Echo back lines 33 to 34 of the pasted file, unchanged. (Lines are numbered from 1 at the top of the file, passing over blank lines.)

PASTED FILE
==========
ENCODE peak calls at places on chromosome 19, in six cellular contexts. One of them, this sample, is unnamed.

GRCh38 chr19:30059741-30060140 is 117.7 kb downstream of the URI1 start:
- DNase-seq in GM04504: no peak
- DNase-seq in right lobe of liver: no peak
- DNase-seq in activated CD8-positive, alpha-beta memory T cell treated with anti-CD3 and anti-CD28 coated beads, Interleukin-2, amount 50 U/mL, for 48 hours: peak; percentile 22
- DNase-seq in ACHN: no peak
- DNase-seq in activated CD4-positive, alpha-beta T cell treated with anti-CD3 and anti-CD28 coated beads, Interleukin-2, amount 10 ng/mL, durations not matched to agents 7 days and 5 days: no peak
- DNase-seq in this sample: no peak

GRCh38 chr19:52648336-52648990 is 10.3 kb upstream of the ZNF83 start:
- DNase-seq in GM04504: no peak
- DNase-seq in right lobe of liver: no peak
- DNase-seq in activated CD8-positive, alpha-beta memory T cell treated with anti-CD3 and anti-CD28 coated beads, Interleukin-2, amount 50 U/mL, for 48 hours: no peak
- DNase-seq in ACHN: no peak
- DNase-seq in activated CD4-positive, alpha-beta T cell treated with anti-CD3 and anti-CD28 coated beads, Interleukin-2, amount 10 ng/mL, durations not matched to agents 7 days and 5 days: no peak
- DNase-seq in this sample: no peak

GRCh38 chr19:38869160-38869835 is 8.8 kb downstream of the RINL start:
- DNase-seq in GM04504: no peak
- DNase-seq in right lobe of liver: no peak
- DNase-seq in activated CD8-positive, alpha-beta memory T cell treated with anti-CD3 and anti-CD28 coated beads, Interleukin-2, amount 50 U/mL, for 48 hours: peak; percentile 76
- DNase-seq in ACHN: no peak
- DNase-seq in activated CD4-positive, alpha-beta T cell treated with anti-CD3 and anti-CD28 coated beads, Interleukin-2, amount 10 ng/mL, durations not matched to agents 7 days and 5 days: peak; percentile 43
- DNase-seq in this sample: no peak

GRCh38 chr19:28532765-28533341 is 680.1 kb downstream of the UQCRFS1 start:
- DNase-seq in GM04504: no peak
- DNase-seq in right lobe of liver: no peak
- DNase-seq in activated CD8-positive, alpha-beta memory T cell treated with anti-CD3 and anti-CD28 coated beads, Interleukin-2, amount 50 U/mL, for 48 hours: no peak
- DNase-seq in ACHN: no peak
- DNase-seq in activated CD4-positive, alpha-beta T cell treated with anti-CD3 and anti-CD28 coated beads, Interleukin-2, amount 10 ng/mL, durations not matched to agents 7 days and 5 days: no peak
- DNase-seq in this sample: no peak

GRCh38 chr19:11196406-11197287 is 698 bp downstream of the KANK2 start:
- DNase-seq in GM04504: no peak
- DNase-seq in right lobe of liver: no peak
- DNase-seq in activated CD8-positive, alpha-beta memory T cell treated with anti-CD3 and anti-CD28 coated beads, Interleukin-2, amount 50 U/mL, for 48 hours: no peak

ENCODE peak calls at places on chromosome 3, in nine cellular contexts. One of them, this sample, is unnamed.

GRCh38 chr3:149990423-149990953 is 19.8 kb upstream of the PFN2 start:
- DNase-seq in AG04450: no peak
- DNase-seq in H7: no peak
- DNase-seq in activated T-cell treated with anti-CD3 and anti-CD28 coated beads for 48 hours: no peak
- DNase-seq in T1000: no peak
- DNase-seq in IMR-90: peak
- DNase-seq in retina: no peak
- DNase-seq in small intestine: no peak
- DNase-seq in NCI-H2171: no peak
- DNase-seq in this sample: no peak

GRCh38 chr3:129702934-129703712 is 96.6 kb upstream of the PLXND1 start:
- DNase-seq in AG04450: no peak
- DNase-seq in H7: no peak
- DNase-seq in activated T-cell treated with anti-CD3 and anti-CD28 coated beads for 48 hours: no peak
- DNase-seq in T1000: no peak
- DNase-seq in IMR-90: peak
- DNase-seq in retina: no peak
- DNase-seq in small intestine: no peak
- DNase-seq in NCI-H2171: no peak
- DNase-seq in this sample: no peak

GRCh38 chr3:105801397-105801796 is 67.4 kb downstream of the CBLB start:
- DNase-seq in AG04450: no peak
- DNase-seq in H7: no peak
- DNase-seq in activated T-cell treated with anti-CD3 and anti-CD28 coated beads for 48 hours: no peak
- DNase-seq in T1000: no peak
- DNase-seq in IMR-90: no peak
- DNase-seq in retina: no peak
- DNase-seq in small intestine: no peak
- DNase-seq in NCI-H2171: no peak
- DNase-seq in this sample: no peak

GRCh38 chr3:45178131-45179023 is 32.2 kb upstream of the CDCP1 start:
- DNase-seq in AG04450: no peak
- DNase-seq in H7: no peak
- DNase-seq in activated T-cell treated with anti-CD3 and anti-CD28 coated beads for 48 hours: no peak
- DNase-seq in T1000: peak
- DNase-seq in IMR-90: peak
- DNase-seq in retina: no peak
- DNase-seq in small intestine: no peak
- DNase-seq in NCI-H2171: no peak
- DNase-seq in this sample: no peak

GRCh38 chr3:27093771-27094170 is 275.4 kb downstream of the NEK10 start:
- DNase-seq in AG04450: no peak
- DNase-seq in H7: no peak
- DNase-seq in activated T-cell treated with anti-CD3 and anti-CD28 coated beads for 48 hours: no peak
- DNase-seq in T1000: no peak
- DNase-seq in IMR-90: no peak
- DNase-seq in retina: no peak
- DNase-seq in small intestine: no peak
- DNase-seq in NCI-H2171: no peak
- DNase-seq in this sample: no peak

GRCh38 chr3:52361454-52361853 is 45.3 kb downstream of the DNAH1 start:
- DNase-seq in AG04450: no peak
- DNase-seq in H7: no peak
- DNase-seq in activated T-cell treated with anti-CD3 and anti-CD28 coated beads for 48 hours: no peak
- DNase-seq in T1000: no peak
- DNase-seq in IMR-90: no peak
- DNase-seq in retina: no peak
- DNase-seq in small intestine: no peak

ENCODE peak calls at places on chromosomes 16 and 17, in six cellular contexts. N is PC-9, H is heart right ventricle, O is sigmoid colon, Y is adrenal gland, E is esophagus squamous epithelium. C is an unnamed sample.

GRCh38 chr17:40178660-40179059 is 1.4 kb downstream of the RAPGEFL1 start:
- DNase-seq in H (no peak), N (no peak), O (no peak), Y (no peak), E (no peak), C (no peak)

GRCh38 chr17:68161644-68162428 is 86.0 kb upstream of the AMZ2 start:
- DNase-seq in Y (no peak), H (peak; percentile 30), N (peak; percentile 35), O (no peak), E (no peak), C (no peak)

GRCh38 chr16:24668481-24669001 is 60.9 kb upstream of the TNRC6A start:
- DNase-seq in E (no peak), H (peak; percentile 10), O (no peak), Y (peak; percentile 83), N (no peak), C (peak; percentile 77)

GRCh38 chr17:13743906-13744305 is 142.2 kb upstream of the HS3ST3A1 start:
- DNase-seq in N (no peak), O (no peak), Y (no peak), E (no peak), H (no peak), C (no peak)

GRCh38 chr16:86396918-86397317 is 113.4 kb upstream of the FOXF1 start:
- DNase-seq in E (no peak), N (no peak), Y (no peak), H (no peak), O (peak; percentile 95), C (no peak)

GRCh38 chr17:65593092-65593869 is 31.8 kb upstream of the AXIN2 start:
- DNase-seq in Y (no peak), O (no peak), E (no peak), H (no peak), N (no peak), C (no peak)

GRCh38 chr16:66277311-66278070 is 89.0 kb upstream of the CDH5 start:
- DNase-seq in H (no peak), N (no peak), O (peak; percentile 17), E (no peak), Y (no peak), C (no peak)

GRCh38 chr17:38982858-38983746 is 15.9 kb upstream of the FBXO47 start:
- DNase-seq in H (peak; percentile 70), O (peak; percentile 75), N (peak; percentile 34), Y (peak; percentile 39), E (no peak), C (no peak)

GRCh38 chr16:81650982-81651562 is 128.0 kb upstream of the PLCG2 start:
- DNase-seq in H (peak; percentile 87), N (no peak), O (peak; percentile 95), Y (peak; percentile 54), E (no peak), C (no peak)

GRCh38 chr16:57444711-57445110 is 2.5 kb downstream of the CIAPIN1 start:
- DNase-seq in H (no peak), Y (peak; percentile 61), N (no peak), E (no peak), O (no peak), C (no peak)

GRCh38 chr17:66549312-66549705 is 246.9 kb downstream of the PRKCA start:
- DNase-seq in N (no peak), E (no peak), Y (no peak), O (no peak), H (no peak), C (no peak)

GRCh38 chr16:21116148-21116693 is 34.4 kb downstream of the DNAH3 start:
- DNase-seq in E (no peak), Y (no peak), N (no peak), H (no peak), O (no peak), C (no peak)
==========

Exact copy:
- DNase-seq in activated CD8-positive, alpha-beta memory T cell treated with anti-CD3 and anti-CD28 coated beads, Interleukin-2, amount 50 U/mL, for 48 hours: no peak

ENCODE peak calls at places on chromosome 3, in nine cellular contexts. One of them, this sample, is unnamed.